Netflix “Umbrella Academy” : Quirky and Bold | Andrea’s Angle

[Editor: There are some possible spoilers here, so if you haven’t watched any of Umbrella Academy then consider yourself warned!]

I really loved the look of the trailer.  As intrigued as I was by the concept, the actual show blew me away. My husband and I sat down to watch it the day it released and finished it that same day. The acting is engaging, the writing never misses a step and the cinematics are breathtakingly good.

Umbrella Academy is a new Netflix show based on the two graphic novel collections by Gerard Way and Gabriel Bá. I haven’t read the comic but I am now highly interested after watching the Netflix series. 43 children are all born on the same day to women around the world, women who weren’t pregnant when the day began. An eccentric millionaire, Reginald Hargreeves (Colm Feore), decides to adopt as many as he can. He ends up with seven special children. When he dies, the seven must come together to solve the mystery of his death, the apocalypse and more, discover the various secrets each of them has hidden.

The series begins by introducing us to the world, a world where a girl jumps into a swimming pool after kissing a boy and comes out giving birth to a child. This sets the tone that this is not your average show and allows the viewer to embrace the unusual qualities within the storyline. From there, we are slowly introduced to the Umbrella Academy. Number one, Luther (Tom Hopper), is living on the moon when he learns of his father’s death. Why he is up there we learn later but we do see quickly his super strength. Number two is Diego (David Castaneda), living life as a crime fighter, throwing objects with perfect aim and generally annoying the police, especially Detective Patches. Number three is Allison (Emmy Raver-Lampman), who can make wishes a reality. Number four is Klaus (Robert Sheehan), who sees dead people. Five (Aidan Gallagher) can jump through space and time which got him caught in the future for years. Number Six Ben (Justin H. Min) died during a mission. Number Seven Vanya (Ellen Page), has zero powers but wrote a book about her family, which means they aren’t happy with her. Included in the dynamic is Pogo (Adam Godley), an ape who can talk, dresses as a man and keeps Hargreeves’ secrets. Last is Grace (Jordan Claire Robbins), a compassionate robot who appears to have a soul and has fulfilled the role of mother to the seven all their lives.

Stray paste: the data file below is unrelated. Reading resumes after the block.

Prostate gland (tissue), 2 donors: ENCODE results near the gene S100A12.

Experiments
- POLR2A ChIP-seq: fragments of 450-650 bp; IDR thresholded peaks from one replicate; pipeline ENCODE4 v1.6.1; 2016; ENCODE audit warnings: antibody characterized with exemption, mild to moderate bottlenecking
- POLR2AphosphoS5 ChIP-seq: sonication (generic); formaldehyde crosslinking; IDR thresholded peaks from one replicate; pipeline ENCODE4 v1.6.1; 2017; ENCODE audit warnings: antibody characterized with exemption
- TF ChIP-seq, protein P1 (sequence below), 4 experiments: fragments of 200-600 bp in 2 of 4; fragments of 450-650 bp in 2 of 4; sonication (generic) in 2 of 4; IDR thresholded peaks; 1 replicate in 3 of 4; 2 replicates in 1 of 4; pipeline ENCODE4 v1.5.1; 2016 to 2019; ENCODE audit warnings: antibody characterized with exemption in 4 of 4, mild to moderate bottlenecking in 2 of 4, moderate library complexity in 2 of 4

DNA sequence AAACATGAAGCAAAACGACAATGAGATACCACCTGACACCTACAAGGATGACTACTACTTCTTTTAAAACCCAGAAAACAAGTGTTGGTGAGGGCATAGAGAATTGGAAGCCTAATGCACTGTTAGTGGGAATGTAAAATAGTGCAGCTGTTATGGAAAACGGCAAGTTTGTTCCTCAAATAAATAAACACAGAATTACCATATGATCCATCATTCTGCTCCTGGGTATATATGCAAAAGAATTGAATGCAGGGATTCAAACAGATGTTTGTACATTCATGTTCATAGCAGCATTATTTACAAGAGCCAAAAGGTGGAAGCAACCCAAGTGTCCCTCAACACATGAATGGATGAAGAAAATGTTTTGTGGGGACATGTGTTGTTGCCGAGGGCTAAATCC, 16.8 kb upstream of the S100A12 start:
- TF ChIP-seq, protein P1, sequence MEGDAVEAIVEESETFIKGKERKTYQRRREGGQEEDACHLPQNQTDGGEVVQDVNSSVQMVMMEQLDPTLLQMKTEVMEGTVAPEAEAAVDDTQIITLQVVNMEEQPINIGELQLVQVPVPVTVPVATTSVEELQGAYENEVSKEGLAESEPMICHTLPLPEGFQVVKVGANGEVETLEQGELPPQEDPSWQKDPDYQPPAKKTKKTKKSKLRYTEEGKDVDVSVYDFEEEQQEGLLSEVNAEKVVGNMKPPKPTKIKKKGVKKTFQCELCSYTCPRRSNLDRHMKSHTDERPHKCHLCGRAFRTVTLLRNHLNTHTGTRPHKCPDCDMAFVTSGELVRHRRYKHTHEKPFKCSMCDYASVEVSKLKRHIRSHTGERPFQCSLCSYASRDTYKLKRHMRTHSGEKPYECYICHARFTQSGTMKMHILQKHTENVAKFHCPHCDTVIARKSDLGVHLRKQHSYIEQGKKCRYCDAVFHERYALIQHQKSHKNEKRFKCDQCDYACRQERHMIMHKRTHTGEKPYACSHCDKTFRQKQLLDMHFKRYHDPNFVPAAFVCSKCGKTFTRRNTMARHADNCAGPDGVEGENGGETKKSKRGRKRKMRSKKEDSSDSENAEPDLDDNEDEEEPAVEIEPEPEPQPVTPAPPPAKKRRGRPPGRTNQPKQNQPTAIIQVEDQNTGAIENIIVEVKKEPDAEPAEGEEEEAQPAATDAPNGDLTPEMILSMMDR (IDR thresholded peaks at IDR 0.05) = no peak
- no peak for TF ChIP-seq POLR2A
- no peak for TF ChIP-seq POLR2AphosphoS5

The music sets the tone for me, pop, dark, and full of songs that resonate and make you want to sing along. They are as catchy as the dialogue and the characters. I want to go out and buy the soundtrack. If you get a chance, check out the music. What makes it great is that it gives you a sense of the characters, their dysfunction, and their father issues along with the multiple issues with each other.  Every track creates a sense of the episode as well as the characters. One of the best scenes in the show is in episode two when Luther plays the song “I Think We’re Alone Now” and everyone in the family dances, each alone and separate from the others. It creates a sense of the total dysfunction of their family dynamic and how they interact with each other but also shows a sense of each character.